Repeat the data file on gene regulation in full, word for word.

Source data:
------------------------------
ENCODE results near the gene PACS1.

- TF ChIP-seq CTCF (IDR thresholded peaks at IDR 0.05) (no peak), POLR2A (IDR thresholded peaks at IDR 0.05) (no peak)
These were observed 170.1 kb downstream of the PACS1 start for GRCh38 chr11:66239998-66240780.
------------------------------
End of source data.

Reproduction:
ENCODE results near the gene PACS1.

- TF ChIP-seq CTCF (IDR thresholded peaks at IDR 0.05) (no peak), POLR2A (IDR thresholded peaks at IDR 0.05) (no peak)
These were observed 170.1 kb downstream of the PACS1 start for GRCh38 chr11:66239998-66240780.